Usage of white string to contrast with the black Experimenting with bigger pins to engage audience. But looks too crowded and the information starts to disappear. We went back to our first prototype but used thinner nail and string for much clean, crisp look and the information are not affected by it.
Produce an A6 postcard with the image on one side and a brief description of word on the other.
What is instruction?
We decided to look at how instructions communicates with us and focused on a specific example where instruction are given.
INSTRUCTIONS & LANGUAGE “A DETAILED INSTRUCTION IS A LANGUAGE TO COMMUNICATE WITHIN A SPECTRUM OF SPECIALISMS OR IN GENERAL TO EXECUTE INTENDED IDEAS. PRINTERS REQUIRE INSTRUCTIONS THAT DESIGNERS HAVE TO PROVIDE; THICKNESS OF PAPER, OR THE COLOUR OF THE TEXT/FONTS AS SUCH. INSTRUCTIONS CAN COME LONG AND SHORT LIKE CHAINS, AND LIKE SO, THEY SYSTEMATICALLY TIE EVERYTHING TOGETHER.”
INSTRUCTIONS; A LANGUAGE FOR COMMUNICATION “PRINTERS REQUIRE INSTRUCTION THAT DESIGNERS HAVE TO PROVIDE SUCH AS QUALITY OF PAPER, CHOICE OF FONT, COLOUR AND TEXT. LIKE SCRIPT TYPOGRAPHY, SPECIFIC INSTRUCTIONS CONNECTS A SPECTRUM OF SPECIALISM TOGETHER.”
Visual Thinking Postcard initial layout design
I have started off with initial sketches focusing on the layout and the composition of the main image and the statement.
Although this is not our final outcome of task 1, we decided to use this one because of the texture of the PVC wood brought the excellence in colour. We have tried both landscape and portrait to find out which looks best.
Instructions; a language for communication Instructions; a language for communication. Printers require instruction that designers have to provide such as quality of paper, choice of font, colour and text. Like script typography, specific instructions tie a spectrum of specialisms together.
Printers require instruction that designers have to provide such as quality of paper, choice of font, colour and text. Like script typography, specific instructions tie a spectrum of specialisms together.
Instructions; a language for communication Printers require instruction that designers have to provide such as quality of paper, choice of font, colour and text. Like script typography, specific instructions tie a spectrum of specialisms together.
Instructions; a language for communication. Printers require instruction that designers have to provide, such as quality of paper, choice of font, colour and text.
We did not want to limit ourselves from trying our other prototypes too so we decided to experiment this one for the postcard. I specifically like this one compared to the wooden textured one because of the dark background and the cleanliness of it. We have explore the layour with and without the string and trying to find the best space to place the statement defining the our word.
We decided to go for this concept because of the dark background and the crisp effect the string and thin nail has brought. The reason there is only half of the ‘i‘ on the postcard is because you can tell it is an ‘i’ by looking at it, it would waste of space and could bring a dramatic effect to the postcard. (This can be found in Nevils folder/box)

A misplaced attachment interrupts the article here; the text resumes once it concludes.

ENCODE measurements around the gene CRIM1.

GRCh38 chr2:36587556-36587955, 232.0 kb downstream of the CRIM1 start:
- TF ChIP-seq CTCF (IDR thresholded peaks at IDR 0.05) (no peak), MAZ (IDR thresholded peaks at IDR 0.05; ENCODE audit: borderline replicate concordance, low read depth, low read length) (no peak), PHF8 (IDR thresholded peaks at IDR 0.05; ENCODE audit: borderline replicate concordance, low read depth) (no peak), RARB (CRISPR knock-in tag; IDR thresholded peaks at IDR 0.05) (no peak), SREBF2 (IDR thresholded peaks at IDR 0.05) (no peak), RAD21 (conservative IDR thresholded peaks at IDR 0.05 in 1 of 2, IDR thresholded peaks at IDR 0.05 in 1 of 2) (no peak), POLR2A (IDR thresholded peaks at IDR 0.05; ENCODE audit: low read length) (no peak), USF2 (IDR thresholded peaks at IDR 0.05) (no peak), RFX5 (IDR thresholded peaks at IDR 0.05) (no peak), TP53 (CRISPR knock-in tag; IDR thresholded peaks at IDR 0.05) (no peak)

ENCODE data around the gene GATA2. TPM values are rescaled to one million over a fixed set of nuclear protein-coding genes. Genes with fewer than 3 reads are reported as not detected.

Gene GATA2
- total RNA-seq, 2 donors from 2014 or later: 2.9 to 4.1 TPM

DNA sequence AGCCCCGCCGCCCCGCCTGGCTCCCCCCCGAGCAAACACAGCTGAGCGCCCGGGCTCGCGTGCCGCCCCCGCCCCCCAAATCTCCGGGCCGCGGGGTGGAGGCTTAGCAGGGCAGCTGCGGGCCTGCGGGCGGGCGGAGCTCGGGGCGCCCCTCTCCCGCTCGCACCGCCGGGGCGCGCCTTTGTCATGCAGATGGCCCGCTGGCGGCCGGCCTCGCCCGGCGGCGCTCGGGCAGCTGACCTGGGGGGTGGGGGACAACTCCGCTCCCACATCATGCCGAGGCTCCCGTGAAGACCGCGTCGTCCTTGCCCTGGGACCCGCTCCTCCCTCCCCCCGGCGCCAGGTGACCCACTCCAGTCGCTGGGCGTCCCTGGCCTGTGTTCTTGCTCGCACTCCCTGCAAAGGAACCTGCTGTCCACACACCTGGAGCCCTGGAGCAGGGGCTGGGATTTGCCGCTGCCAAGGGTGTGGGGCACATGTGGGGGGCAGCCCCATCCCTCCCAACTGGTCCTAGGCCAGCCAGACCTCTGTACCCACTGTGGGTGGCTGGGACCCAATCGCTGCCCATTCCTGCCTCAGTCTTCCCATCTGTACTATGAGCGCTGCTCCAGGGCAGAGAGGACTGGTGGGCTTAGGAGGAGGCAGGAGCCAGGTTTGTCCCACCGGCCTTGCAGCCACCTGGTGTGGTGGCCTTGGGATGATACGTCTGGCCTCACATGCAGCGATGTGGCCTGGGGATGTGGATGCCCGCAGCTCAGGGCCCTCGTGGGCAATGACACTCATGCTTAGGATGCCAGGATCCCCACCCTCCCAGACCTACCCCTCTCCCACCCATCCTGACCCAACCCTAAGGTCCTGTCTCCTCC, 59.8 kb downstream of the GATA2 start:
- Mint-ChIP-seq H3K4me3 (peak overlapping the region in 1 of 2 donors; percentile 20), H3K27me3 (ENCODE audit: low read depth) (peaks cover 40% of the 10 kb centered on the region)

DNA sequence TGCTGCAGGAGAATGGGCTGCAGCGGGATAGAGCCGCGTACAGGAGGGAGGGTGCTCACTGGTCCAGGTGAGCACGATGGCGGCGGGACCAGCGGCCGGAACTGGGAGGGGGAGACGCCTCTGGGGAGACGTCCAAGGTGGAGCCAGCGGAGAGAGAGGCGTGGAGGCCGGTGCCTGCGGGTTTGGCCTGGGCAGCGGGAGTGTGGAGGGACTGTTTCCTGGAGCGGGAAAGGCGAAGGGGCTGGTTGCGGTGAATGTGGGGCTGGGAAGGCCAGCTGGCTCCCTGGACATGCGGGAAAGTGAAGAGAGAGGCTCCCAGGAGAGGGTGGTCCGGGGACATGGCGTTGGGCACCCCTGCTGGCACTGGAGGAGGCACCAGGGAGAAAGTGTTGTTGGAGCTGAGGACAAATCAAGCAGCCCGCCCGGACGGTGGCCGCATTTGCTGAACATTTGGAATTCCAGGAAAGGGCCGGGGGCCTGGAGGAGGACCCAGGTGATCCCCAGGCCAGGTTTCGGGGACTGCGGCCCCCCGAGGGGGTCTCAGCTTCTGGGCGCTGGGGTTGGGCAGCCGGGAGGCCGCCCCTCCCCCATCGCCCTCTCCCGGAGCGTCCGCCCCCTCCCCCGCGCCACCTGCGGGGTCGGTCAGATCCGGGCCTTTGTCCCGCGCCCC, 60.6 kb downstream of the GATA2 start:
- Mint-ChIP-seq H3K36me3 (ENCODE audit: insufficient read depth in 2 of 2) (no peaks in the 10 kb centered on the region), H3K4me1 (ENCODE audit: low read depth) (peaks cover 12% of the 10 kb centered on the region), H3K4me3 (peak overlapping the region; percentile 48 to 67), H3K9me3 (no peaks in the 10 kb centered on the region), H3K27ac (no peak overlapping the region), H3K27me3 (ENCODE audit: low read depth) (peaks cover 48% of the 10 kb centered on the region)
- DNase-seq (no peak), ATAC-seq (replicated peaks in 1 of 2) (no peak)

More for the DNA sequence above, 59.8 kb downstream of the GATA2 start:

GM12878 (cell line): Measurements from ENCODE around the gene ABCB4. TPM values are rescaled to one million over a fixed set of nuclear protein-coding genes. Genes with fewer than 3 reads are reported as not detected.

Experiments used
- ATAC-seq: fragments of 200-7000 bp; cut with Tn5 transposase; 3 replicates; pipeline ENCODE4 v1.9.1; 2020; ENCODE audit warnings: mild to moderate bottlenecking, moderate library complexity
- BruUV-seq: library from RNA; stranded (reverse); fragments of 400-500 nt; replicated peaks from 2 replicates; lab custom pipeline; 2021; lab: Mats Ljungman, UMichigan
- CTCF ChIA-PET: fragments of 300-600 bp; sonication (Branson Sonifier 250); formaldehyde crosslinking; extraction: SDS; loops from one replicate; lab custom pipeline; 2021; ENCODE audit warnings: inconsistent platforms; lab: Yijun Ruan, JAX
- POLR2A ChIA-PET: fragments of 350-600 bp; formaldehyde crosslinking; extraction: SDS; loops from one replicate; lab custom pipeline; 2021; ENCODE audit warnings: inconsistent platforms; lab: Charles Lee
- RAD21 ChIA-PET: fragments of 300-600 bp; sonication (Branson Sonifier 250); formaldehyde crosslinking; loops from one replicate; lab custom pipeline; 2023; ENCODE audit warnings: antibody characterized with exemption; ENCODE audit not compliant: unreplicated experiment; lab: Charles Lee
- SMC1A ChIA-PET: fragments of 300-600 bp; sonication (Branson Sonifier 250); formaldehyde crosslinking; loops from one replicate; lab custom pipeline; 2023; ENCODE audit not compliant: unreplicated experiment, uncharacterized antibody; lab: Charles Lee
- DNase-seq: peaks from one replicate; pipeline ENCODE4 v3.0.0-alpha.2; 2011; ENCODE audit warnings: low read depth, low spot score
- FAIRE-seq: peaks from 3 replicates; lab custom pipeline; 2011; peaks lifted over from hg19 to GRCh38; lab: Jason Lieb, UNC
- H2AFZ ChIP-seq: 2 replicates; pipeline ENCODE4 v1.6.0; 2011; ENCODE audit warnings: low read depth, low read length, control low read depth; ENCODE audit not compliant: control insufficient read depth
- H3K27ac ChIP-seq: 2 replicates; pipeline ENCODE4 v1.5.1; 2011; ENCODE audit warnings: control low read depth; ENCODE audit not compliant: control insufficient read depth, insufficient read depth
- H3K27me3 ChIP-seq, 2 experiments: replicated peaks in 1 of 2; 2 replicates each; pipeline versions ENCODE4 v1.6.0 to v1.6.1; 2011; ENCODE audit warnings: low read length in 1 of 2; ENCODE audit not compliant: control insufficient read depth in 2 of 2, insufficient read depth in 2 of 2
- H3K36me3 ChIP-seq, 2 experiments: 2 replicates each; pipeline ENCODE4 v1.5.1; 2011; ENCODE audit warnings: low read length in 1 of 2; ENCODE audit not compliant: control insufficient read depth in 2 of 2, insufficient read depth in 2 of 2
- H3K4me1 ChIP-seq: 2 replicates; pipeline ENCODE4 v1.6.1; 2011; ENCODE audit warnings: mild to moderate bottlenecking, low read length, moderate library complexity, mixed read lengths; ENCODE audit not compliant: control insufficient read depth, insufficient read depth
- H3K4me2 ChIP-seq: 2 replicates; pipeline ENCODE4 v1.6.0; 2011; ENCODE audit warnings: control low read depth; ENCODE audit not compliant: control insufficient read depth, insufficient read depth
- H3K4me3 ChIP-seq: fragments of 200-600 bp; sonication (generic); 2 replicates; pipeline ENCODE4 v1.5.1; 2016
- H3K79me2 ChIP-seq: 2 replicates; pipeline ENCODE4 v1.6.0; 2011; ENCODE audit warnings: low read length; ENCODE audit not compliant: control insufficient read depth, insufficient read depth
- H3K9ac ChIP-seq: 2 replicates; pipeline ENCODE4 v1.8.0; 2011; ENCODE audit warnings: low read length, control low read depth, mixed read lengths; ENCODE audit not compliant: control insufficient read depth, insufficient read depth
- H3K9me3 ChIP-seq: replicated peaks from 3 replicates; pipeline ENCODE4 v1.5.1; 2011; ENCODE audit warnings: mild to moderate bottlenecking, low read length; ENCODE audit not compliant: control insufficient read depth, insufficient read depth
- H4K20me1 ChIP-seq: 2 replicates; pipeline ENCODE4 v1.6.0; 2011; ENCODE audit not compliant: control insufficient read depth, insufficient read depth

You will identify, collect and photograph, examples of vernacular letterforms in the town (A-Z). You images should be literal interpretations of details of road signs, gravestones or shopfront signs, etc or slightly more challenging abstract collections of ‘hidden signs’ drawn from architectural forms, found objects and unintentional typographic structures.
Poole, Dorset. 23 February 2014
A day trip to Poole, we were asked to form a group of 4 and was given this task to capture photographs of the the whole alphabet. We spent the day roaming around the streets, alleys, markets and museum with the aim to find intricate and abstract shapes denoting typographing forms. The main plan was to find hands on approach typography and avoid contemporary typefaces.
These photographs are few of the outcomes taken by our group (me, Nawal, Harriet and Connor) from the trip to the Poole, some are edited in Photoshop in terms of cropping and lighting.
Pictures from ‘Letters from Landscape’ project are put together into a book. This task shows the process of book binding, such as how its done, what is used.
We used InDesign to place the photographs in a book layout. Each pages were printed in A3 size, then we had to manually fold into half using the crop marks on each corners of the page. After the folding, all the pages are stacked together equally and placed in â€˜Lumbeck pressâ€™ to be glued. Tightening the blocks makes it tight and keeps it accurate. Protection sheet are placed on each side to prevent the glues getting on the jaws of the Lumbeck press and from getting your book stuck to the press. Glues are coated 3 times on the spine of the book, leaving it with 15 mins to dry at the end, then strip of mull cloth is glued on the spine leaving it dry overnight. When it is dried, simply glue the cover of the book and attach it to the spine of the book.
The book is successful in terms of layout, design and right use image with the great effort of the team. There are a few gaps and lines, which was not supposed to be there but I am proud of how this first book has come out. (This can be found in Conorâ€™s folder/box)
We are expected to sign up to minimum of 3 workshops and attend it. It is organised by various courses; Graphic Design, Illustration, Fine art and Visual Communication.